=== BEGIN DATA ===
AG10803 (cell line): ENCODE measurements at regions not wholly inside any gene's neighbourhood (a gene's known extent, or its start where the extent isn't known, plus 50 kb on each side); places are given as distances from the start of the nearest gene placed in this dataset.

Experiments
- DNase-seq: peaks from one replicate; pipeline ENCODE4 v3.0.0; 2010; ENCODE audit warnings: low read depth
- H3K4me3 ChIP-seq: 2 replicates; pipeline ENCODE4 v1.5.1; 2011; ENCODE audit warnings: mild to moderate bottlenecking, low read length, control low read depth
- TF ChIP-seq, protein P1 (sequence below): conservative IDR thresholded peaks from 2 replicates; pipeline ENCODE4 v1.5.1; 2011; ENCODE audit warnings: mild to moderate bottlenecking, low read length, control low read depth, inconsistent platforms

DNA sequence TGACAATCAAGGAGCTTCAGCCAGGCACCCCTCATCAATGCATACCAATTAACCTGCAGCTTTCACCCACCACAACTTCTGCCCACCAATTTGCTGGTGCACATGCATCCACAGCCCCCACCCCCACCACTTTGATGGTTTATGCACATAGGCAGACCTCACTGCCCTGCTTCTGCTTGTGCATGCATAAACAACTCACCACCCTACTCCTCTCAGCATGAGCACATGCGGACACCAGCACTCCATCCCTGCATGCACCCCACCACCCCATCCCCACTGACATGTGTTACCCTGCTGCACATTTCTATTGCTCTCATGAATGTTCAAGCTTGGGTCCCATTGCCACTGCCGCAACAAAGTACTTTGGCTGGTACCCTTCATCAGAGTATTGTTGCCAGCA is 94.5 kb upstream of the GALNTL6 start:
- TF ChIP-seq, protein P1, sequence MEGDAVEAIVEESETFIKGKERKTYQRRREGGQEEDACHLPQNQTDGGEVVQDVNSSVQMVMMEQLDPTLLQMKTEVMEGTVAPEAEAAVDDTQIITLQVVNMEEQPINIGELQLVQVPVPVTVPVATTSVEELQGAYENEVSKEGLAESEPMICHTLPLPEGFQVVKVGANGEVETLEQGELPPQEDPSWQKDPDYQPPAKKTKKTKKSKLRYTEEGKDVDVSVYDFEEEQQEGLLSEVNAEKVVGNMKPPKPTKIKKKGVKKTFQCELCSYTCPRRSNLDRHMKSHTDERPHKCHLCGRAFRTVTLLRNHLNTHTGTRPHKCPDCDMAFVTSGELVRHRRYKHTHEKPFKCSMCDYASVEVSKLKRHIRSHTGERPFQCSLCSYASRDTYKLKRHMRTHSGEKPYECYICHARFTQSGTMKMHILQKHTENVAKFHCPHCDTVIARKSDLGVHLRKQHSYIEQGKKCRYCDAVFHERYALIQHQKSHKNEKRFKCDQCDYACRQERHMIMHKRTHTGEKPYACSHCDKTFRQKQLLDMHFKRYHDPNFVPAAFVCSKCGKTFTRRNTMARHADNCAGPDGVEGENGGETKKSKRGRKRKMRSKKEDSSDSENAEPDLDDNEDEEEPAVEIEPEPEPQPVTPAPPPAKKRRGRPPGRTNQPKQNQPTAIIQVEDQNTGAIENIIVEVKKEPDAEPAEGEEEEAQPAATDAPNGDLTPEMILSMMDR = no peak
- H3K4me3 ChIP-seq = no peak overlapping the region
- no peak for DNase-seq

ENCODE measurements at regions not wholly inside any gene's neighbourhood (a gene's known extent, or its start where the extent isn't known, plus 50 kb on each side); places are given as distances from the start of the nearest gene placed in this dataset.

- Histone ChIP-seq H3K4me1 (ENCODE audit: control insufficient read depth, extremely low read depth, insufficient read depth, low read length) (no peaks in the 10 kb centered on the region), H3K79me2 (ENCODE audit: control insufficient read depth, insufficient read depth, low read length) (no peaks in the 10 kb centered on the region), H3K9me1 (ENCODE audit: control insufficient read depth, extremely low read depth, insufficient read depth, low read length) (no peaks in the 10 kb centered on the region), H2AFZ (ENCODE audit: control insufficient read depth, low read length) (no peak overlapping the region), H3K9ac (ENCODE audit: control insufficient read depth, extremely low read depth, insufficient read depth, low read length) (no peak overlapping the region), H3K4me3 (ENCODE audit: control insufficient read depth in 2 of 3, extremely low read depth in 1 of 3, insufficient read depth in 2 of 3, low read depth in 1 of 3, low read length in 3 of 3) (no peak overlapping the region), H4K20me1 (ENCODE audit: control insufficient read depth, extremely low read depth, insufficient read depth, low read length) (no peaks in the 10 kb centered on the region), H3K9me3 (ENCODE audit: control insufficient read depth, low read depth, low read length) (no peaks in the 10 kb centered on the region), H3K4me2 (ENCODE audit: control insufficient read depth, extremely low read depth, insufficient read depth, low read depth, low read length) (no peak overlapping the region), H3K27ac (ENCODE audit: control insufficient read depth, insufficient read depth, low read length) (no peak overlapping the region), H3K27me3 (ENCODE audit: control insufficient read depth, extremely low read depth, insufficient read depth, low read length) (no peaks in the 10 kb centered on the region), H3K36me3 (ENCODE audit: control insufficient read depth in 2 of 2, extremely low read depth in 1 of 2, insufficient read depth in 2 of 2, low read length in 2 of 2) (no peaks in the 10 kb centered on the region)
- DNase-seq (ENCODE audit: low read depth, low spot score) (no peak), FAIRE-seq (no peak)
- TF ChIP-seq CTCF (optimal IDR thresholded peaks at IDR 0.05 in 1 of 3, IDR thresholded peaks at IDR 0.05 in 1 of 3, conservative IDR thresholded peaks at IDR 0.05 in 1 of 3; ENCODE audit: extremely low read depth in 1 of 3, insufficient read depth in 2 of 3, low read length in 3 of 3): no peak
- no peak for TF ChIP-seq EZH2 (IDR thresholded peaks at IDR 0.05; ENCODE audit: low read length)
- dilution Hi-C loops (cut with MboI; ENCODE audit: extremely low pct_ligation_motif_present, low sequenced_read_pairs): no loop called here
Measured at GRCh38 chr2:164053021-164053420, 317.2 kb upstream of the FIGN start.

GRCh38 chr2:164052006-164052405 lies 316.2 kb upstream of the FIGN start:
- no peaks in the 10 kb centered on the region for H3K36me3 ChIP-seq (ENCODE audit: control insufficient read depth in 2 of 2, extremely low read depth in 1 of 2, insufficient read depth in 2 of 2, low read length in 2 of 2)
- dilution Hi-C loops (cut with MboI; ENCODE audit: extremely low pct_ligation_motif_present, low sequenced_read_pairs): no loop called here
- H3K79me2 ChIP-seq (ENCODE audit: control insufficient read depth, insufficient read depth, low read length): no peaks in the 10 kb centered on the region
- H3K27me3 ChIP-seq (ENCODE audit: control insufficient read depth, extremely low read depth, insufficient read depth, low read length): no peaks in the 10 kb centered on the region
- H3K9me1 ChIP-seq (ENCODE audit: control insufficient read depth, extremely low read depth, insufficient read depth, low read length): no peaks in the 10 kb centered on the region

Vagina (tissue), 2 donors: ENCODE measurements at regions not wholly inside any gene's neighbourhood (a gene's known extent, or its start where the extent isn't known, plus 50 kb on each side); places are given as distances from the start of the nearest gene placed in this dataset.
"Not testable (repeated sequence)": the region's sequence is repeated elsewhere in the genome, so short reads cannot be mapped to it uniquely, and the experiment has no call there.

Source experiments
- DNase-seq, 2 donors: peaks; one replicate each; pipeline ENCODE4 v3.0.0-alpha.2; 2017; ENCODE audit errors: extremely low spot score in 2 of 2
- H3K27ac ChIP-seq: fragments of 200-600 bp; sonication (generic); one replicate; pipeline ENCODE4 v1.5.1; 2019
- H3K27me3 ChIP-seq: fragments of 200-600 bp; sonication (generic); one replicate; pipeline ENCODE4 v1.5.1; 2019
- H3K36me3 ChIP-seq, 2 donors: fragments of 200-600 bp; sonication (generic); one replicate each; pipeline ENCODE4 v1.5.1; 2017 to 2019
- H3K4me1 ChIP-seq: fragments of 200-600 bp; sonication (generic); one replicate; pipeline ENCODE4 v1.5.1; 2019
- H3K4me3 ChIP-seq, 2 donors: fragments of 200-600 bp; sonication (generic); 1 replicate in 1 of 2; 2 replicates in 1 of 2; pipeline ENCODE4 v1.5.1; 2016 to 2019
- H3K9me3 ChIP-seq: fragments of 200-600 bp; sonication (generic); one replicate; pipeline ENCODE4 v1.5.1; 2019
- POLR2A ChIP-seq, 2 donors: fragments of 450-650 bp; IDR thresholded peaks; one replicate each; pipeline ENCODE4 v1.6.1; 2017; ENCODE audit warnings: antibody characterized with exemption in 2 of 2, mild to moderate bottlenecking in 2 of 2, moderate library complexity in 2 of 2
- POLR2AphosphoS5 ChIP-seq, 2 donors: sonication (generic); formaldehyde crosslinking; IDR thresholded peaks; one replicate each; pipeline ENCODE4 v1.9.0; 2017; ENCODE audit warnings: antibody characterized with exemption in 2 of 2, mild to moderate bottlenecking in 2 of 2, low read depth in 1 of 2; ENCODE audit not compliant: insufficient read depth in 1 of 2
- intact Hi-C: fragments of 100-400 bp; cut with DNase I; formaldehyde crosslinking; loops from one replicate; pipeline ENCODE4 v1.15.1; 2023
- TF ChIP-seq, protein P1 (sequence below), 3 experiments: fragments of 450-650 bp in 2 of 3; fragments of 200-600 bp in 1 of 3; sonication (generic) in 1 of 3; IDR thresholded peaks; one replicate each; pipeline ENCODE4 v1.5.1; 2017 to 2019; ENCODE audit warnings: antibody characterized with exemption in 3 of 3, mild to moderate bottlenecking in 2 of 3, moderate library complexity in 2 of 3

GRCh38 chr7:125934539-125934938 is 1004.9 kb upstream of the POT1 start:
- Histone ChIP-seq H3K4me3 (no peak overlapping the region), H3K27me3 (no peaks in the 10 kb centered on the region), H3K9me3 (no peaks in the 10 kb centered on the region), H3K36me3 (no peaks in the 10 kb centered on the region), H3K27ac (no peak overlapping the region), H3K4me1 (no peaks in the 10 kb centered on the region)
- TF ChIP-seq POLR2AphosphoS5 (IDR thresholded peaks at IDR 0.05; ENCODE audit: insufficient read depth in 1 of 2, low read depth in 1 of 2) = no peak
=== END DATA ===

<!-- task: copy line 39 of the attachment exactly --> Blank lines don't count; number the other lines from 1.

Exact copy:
- TF ChIP-seq POLR2AphosphoS5 (IDR thresholded peaks at IDR 0.05; ENCODE audit: insufficient read depth in 1 of 2, low read depth in 1 of 2) = no peak